Like the red fire truck or the blue police car, the yellow pencil is an iconic image. We have all relied on the yellow pencil at some point, the color embedded in our very idea of what a pencil is.
The burning question: Why are pencils yellow? Why not green, blue, red? Like the blue sky, yellow seems to have always been associated with pencil casing.
These days, pencils are made in all sorts of different colors, but culturally and historically yellow has prevailed. Here’s a look at the history behind this icon.
Descended From Royalty
In the pencil industry’s early days, the United States struggled to compete as a manufacturer. The use of graphite was developed elsewhere and, in 1802, Czech manufacturer Hardtmuth Pencil took out a patent on a pencil lead mixture of graphite and clay.
Years later, Henry David Thoreau would refine the graphite-clay mixture out of a necessity for better quality marking material. John Thoreau, Henry’s father, had discovered graphite deposits in Massachusetts and Canada, but the graphite deposits were a lower quality than those found abroad. Thoreau’s clay mixture was a way of refining the graphite’s low quality of marking.
Despite this refined graphite mixture, graphite deposits in other parts of the world were still of much higher quality. When Hardtmuth manufactured their superior-quality pencils using graphite from Czech deposits in the Austrian-Hungarian Empire, they wanted to express the luxuriousness of their clay-graphite mixture. Hardtmuth rebranded their product as Koh-I-Noor – a phrase that translates to ‘mountain of light’ – and painted their pencil casings yellow to mirror the Koh-I-Noor diamond, which resided in the British Crown Jewels*.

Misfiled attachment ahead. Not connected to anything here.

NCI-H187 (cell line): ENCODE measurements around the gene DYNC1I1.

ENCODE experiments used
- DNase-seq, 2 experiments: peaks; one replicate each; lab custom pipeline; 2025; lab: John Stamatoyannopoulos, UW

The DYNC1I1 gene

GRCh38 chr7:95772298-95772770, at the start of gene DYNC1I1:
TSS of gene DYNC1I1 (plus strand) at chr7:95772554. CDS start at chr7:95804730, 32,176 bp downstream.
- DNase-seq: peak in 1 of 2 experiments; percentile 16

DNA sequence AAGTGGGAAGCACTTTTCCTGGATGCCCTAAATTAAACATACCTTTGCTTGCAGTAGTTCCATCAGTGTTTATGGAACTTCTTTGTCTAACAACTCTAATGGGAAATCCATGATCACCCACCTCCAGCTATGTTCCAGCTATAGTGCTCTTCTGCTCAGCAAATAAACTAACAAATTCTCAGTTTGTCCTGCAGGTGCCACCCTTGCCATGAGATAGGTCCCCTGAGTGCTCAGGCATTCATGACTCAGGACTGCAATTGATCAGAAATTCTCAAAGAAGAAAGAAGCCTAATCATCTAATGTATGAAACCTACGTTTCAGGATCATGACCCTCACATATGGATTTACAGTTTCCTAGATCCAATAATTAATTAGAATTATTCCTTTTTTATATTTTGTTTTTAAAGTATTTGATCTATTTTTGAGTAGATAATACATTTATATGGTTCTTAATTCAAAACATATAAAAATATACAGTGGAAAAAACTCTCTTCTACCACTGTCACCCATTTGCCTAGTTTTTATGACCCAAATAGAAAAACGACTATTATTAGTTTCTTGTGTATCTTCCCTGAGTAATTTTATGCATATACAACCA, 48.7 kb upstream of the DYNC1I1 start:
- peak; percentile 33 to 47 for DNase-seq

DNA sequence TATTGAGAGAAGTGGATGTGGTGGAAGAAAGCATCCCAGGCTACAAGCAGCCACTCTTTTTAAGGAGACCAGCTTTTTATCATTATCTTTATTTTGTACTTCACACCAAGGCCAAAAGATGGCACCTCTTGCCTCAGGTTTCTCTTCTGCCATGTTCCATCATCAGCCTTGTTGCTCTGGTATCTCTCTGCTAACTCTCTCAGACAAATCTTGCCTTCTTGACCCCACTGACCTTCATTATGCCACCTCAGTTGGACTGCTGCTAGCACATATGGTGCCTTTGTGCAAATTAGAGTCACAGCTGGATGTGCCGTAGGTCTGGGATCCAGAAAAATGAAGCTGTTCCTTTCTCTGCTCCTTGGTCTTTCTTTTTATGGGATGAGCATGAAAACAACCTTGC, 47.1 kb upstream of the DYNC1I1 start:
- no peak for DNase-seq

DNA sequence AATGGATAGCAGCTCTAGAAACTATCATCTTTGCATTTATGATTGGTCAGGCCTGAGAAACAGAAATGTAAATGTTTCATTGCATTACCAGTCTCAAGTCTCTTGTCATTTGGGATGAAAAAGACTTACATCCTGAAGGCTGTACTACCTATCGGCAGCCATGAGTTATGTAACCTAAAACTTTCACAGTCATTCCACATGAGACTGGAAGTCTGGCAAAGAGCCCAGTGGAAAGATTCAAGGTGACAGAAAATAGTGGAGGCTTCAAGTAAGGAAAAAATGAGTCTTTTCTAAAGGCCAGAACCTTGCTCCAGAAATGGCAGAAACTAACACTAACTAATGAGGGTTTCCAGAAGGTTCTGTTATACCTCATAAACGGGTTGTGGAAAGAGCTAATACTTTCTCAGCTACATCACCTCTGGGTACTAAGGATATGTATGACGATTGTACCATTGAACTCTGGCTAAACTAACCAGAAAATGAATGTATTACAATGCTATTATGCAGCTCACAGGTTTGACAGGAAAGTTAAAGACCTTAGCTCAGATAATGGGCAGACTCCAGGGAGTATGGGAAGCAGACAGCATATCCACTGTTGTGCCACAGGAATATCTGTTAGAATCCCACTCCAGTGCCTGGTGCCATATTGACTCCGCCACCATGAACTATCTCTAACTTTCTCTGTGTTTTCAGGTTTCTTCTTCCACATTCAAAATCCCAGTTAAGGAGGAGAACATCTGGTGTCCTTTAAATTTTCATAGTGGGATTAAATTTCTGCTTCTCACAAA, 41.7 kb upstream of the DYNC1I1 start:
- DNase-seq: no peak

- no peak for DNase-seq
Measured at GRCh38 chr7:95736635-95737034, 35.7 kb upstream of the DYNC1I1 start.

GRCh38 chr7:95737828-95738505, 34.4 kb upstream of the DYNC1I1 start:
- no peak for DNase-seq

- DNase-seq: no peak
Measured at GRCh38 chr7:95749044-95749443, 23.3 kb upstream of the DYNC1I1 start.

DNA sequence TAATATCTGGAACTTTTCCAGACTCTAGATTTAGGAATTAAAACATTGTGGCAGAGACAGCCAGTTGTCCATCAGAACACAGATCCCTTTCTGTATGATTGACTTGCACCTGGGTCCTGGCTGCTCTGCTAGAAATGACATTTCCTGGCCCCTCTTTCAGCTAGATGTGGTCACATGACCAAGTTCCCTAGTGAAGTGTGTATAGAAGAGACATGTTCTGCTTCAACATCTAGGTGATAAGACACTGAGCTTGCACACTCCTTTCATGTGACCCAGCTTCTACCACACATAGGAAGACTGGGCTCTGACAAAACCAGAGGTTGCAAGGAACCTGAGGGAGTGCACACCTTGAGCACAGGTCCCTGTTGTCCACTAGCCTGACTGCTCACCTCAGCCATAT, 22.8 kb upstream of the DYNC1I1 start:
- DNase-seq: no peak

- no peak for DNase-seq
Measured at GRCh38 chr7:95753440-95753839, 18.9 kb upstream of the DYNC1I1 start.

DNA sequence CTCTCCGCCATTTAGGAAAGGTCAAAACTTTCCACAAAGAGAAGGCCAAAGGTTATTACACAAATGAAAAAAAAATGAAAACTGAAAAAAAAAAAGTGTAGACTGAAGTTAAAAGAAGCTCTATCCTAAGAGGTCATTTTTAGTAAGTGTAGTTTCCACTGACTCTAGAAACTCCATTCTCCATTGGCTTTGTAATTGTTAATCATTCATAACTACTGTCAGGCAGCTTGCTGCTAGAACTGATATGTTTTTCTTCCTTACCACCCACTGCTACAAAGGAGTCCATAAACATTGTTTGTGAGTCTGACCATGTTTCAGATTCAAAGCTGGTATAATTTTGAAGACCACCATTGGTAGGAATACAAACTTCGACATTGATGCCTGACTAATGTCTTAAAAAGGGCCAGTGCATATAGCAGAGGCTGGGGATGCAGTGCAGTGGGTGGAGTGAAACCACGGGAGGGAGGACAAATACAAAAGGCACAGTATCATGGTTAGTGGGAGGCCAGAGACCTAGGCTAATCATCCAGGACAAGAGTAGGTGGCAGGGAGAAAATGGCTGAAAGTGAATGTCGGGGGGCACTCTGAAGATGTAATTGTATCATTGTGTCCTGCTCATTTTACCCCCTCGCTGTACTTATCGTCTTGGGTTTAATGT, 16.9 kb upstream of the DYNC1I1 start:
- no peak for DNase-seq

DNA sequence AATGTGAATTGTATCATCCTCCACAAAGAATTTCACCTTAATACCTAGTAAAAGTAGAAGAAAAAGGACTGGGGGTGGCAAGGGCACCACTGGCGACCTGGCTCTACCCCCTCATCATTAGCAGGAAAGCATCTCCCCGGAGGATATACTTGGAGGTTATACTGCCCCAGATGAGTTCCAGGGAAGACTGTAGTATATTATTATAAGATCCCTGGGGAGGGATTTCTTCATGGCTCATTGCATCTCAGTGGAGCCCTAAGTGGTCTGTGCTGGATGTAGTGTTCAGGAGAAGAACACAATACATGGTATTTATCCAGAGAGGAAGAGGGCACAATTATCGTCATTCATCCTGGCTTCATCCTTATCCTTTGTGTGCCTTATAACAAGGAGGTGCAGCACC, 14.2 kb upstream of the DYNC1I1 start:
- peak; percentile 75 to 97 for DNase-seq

At the 1889 World’s Fair, Czech manufacturer Hardtmuth debuted their ‘Koh-I-Noor’ yellow-cased graphite pencil as a luxury writing utensil. It had a successful showing, with praise from the Queen of England herself.
Word about the majestic Koh-i-Noor yellow pencil spread quickly. Other manufacturers caught wind of the Koh-i-Noor breakthrough and began to case their pencils in yellow in an attempt to enterprise on the product’s newfound popularity.
One of those manufacturers was Dixon. Their yellow Ticonderoga Number 2 became the staple of classrooms across the United States. The Ticonderoga’s green embossed logo is iconic, and their yellow pencil is embossed in the memories of students across generations. As Dixon surged in popularity, however, imitators surfaced, causing the yellow pencil to take on a new meaning entirely.